Election expenditures are “clearly adding to economic activity” but probably would have less impact per dollar than a direct government spending program such as President Obama’s stimulus effort.
Republicans, for example, spent twice as much on country clubs and golf courses, while Democrats spent more on caterers and liquor.
Total spending for the midterms nears $4 billion.
The ‘Cash for Clunkers’ program was just $3 billion.
Campaigns paid banks to handle their money, consultants to map out their strategies and media buyers to book their advertising. Karl Rove Crossroads Media was paid more than $40 million.
The biggest winners of all were broadcasters, which together are expected to rake in about $2.5 billion in ad revenue from federal, state and local campaigns.
Please ponder Andrew Doran’s tweet:
“Cutbacks because of debt, debt because of financial bailouts.”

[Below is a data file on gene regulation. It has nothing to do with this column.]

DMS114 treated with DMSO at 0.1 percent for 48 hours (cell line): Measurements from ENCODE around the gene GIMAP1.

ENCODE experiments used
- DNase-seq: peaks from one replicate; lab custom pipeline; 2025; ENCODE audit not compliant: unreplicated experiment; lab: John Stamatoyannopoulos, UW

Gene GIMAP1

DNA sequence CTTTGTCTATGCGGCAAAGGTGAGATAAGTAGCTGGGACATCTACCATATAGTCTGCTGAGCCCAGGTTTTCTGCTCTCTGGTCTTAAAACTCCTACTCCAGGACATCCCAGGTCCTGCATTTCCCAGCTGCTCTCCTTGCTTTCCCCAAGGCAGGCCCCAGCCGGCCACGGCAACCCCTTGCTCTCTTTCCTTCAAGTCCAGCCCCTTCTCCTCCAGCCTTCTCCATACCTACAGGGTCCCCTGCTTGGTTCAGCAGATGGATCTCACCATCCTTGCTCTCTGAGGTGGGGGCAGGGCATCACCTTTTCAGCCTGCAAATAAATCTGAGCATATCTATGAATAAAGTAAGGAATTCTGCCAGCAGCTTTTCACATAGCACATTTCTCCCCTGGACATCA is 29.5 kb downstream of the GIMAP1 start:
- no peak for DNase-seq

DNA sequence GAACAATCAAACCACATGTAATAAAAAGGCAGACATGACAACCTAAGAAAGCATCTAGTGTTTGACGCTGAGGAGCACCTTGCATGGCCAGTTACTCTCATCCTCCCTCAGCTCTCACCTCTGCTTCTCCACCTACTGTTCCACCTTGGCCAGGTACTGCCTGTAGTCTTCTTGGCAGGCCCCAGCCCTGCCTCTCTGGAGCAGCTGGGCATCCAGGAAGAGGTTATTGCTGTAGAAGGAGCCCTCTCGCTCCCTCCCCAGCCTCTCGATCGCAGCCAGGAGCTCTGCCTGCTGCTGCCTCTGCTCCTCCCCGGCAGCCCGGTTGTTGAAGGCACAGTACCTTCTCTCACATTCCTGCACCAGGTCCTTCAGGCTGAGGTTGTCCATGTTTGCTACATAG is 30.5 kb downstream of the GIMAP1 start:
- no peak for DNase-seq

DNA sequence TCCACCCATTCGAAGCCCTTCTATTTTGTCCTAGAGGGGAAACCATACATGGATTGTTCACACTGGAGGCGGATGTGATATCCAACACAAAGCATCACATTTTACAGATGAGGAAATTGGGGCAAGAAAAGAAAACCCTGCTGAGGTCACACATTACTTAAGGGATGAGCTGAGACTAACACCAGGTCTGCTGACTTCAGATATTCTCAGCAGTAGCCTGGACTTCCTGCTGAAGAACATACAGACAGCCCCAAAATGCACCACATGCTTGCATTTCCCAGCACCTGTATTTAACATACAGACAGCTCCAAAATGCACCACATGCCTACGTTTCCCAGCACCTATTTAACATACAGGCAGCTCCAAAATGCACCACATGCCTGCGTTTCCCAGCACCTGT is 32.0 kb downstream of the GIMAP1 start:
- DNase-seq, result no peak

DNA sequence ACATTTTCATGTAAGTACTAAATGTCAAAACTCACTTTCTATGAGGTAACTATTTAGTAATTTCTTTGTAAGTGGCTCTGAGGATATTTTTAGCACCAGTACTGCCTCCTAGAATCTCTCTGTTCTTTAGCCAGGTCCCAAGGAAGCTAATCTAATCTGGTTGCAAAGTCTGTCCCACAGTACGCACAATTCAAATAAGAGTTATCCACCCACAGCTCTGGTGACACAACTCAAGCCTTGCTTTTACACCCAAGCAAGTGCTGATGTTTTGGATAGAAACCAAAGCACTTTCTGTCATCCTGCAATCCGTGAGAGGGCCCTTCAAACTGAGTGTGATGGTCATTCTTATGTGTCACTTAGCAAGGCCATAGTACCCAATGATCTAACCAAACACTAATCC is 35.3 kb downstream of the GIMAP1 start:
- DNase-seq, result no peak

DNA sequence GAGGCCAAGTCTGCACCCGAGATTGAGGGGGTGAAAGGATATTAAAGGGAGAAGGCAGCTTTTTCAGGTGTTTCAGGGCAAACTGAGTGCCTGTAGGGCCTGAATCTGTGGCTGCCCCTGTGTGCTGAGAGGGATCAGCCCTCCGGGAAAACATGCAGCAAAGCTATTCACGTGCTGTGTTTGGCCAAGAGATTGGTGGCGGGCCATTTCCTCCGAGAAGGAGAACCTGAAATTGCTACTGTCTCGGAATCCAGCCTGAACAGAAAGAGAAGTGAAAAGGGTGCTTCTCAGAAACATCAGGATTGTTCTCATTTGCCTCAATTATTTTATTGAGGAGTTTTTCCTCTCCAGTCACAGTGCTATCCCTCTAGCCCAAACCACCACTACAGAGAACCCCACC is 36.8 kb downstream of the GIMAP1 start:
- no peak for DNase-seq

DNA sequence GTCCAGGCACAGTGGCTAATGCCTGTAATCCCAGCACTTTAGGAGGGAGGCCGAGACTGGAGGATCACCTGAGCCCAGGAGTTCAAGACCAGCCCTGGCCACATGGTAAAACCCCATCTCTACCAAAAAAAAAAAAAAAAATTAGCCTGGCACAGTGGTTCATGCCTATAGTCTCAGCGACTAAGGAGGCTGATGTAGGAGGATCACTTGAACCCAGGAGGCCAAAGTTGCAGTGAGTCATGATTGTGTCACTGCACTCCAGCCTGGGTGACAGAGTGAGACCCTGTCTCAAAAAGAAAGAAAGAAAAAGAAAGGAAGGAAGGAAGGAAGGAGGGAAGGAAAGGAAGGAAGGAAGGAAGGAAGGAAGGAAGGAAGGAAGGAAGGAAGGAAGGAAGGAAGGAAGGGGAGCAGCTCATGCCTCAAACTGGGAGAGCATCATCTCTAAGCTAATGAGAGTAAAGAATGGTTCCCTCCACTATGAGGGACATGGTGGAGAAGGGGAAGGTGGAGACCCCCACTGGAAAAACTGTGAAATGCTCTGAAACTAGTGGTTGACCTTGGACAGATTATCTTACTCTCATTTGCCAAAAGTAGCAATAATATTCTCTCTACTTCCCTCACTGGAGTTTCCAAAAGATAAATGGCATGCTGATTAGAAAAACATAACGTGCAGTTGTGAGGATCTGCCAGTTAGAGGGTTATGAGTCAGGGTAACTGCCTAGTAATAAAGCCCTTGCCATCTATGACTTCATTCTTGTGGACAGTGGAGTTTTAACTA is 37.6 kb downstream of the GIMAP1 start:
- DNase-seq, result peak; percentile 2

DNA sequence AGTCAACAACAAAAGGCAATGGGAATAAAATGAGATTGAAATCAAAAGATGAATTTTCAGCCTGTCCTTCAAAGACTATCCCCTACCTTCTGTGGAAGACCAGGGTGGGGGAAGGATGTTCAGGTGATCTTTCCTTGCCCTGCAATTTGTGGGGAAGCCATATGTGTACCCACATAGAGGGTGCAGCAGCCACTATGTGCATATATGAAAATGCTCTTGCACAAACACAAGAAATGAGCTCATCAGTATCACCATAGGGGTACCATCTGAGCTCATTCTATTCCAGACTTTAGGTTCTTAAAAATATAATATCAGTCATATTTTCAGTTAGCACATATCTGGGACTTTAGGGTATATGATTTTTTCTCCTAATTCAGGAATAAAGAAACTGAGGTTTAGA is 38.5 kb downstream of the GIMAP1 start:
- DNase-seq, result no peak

Who funded The Big Lie?
It seems to me that the last year or so has represented the triumph of untruth. —Andrew Sullivan
Certainly not the Tea Party on their sofa.
Let’s poke around to learn why politicians succeed with neither truth nor fact. Study the ugly nueromarketing of 2010 and try to stay on point, folks.
“The real risk is that politicians will not want us to know that they are using influencing tools.”
“It has already been used in the last two elections and I believe it will become an even more significant factor in the future.”
“It’s easier to trust the response you visualize on a MRI than to trust what people tell you.”
Republicans appear to be using neuromarketing more than Democrats, if this midterm is any indication. They are appealing to the emotion of voters’ triggers.
“No Democratic candidate I know of has used them [neuromarketing tactics], nor has any major Democratic organization appeared to express any interest in them.”